Aeroseal – Ductwork Leakage Sealing Technology

Hasman are the UK provider of Aeroseal, innovative sealing technology for ductwork leakage. Aeroseal seals points of ductwork leakage internally, the process is less invasive and labour intensive than traditional methods of sealing by hand. Aeroseal offers substantial time saving compared with traditional sealing methods, it also saves on the cost of fitting additional access to ductwork systems. Huge improvements to airtightness are possible, the benefits of air tight HVAC systems are; potential energy savings, increased comfort, increased indoor air quality. It is possible to seal ductwork to 0% leakage with the application of Aeroseal.

Since 2017 Hasman have delivered Aeroseal to a range of projects reducing ductwork leakage in accordance with DW144 leakage rates. Projects have been successfully completed in medical facilities, clean room environments, residential care and other commercial premises to reduce ductwork leakage in accordance with design specifications. Aeroseal has allowed commissioning and sign off on projects where ductwork leakage was causing delay.

 

The Problem – Ductwork Leakage
Air leakage bubble test
Air leakage may be detected with soapy water

Air leakage occurs on all ductwork systems but becomes a problem when it exceeds the allowable leakage limit for the ductwork classification. Ductwork leakage rates are outlined in BESA DW144 and systems should be manufactured and installed to comply with this specification. Excess leakage may occur for many reasons; manufacturing error, poor installation, damage in transit, on site adjustments as well as poor system design. It can be very difficult to pinpoint areas of leakage, usually there are many points of small leakage which contribute to a large leakage total. Ductwork flanged connections, slip joints, seams and fixings can all leak, making it almost impossible to manually find and seal all leakage points on an installed system. Building services, walls, ceilings and other characteristics may impede access to the ductwork system making manual sealing unfeasible. This can place the ductwork installer in a difficult position where they are unable to meet the design specification of the system without incurring huge additional cost and time delay.

 

The Solution – Aeroseal Internal Sealing

Aeroseal + hose
Aeroseal unit connects to duct via flexible hose
Aeroseal works by injecting an aerosol into the ductwork system, this finds and seals the points of leakage from the inside. The benefit of this approach is inaccessible points of leakage may be sealed. Large sections of ductwork may be sealed at one time, 100m – 150m of ductwork is possible dependent on design. Large ductwork systems may be sealed by working on them as smaller segments. Once applied the Aeroseal sealant is able to withstand 2000Pa of pressure and has an estimated lifetime of over 30 years (provided ductwork is not dismantled or cleaned with oxidising chemicals). Cured sealant is odourless and will withstand temperatures from -29C to  +249C . Points of leakage up to 20mm across may be sealed, meaning system leakage can quickly and easily be reduced. System leakage is reduced on average by over 90%, allowing systems to meet design specification, and can be upgraded to higher classification.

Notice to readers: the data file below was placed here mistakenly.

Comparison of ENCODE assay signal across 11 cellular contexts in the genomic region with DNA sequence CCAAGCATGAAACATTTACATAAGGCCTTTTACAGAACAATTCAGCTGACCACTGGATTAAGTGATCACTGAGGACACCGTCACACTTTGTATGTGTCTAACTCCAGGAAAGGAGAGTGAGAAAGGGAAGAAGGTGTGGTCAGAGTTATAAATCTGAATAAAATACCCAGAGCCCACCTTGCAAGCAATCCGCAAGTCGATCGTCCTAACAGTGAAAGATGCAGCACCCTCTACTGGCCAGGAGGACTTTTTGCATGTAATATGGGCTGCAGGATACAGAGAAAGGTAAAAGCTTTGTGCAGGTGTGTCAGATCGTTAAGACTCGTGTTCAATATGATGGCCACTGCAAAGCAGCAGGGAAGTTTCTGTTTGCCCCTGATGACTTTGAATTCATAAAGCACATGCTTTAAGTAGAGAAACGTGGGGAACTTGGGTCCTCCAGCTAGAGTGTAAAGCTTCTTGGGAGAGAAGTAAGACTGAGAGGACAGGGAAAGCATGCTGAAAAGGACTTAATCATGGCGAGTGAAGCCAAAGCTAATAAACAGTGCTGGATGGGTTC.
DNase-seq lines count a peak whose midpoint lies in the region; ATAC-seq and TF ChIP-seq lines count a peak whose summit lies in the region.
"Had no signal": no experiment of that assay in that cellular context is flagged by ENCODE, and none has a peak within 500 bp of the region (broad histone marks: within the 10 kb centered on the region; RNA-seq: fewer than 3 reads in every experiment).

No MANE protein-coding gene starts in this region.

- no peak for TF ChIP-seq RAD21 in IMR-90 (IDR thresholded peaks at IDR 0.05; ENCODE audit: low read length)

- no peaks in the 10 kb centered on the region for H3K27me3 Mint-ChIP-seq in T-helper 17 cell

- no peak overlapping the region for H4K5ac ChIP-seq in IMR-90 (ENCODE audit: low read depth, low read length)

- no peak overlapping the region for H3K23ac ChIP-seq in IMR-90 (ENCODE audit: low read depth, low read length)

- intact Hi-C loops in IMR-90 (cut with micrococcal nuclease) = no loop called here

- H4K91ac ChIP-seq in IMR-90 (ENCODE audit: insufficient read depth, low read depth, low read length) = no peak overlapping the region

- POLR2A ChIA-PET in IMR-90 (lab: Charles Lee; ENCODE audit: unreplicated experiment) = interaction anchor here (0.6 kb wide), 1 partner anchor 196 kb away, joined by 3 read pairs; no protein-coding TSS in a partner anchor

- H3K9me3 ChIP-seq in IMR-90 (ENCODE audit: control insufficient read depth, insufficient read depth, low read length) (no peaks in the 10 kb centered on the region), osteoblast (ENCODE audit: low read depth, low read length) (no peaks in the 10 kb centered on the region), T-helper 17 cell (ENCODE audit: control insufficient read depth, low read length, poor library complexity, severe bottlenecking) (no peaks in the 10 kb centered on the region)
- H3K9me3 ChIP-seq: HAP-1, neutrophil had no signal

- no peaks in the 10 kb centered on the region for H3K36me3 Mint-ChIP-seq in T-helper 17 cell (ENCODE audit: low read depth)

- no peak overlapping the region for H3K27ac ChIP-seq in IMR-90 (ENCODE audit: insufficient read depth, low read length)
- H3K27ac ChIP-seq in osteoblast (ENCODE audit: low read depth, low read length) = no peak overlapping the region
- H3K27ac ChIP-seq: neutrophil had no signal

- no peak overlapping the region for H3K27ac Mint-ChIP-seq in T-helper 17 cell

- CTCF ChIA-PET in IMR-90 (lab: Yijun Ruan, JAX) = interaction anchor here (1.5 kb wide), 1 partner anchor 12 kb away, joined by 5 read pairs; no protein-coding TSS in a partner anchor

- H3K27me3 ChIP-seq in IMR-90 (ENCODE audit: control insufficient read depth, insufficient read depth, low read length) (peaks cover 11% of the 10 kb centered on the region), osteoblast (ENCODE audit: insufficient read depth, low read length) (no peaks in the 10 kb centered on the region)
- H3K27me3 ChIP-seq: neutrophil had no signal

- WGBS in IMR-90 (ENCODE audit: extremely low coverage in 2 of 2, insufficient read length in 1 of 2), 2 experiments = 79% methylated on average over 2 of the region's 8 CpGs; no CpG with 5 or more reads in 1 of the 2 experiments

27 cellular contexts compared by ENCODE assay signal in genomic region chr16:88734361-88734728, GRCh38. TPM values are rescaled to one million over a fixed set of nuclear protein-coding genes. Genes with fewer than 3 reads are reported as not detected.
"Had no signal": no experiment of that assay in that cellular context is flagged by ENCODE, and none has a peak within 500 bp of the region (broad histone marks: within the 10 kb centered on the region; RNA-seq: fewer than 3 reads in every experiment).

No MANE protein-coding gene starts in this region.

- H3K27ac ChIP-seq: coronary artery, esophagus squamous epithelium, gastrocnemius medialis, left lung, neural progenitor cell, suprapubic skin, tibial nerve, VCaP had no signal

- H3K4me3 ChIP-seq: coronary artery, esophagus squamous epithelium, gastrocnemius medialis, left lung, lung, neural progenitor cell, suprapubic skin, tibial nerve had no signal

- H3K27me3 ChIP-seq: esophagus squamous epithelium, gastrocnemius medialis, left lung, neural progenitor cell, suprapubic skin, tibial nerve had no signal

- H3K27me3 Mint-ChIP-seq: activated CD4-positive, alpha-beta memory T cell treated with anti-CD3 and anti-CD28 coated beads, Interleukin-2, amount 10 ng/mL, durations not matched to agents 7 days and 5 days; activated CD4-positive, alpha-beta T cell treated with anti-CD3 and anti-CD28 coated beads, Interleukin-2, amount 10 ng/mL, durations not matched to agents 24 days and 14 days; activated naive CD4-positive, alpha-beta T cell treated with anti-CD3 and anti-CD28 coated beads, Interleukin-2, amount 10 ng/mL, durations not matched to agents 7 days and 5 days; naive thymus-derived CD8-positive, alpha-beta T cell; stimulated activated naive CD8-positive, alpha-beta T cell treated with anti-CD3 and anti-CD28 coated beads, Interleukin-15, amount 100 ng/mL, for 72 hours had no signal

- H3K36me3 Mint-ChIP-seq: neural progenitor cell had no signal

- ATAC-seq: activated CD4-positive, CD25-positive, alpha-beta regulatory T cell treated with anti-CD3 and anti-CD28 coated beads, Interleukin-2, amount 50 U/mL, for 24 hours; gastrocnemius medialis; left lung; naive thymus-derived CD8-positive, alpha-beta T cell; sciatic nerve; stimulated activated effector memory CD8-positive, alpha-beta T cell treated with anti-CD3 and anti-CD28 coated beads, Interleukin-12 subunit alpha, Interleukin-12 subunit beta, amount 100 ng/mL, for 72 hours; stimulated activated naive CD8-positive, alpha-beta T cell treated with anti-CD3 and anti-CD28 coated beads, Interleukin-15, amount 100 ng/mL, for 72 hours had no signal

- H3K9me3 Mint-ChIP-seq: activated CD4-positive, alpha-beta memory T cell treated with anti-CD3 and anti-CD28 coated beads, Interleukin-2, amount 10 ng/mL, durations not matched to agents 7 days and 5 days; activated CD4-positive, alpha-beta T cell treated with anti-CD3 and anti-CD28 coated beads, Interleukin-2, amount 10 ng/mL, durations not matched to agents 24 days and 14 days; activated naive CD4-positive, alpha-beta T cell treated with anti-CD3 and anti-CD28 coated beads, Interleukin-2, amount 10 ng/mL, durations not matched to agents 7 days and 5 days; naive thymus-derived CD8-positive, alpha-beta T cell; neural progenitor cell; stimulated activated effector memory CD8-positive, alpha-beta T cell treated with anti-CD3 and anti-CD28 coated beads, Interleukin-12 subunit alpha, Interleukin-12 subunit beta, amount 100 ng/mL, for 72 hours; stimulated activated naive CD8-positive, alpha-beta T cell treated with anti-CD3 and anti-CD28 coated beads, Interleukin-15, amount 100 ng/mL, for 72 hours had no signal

Benefits of Increased Airtightness

Airtight ductwork systems lose less energy than leakier ones, HVAC running costs make up a substantial part of a building’s operational cost, some of this cost may be recovered by reducing ductwork leakage. Energy saving calculations may be carried out after Aeroseal works, but it has been possible to reduce fan speeds or even reduce fan size after Aeroseal,  while still achieving required air volumes. Underperforming HVAC systems can lead to poor IAQ and reduced comfort in buildings. People can spend as much of 90% of their time in indoor environments, increased comfort and IAQ have proven benefits to productivity and reduced sick absence. Comfort issues may be linked to temperature from inefficient HVAC, these systems can have their efficiencies boosted by improved airtightness.

 

Preparatory Works and Sealing Process
Aeroseal preparatory works
Protection of detection equipment in local working area

Large systems may need to be segmented in order to allow sealing to commence, removable blocks are placed into the ductwork system, access panels may need to be installed to facilitate this. In line components such as attenuators, mechanical and motorised volume control dampers and fire and smoke dampers will be unaffected by sealant. These components may be fully opened/closed depending on location during sealing works. Heater batteries/coils and in-duct sensing equipment such as pitots and gas detectors will need to be protected/removed before sealing begins.

During sealing works there is a chance that smoke alarms may be activated by sealing aerosols, smoke alarms will need to be deactivated and bagged to prevent unnecessary alarms.

 

Certification and Sign Off
Ductwork Leakage Tester
Panda 341 ductwork leakage tester for post-seal leakage test

SmartSeal® software gives live data throughout the Aeroseal sealing process, this monitors ductwork pressure and the reduction in ductwork leakage. On completion of the works this data is formatted into a certificate for the client. If required a post seal pressure test may be carried out by our engineers using ductwork leakage testing equipment, click the link for more information on ductwork pressure testing in accordance with DW143. A final pressure test may be witnessed by the client to observe the final ductwork leakage complies with the project specification.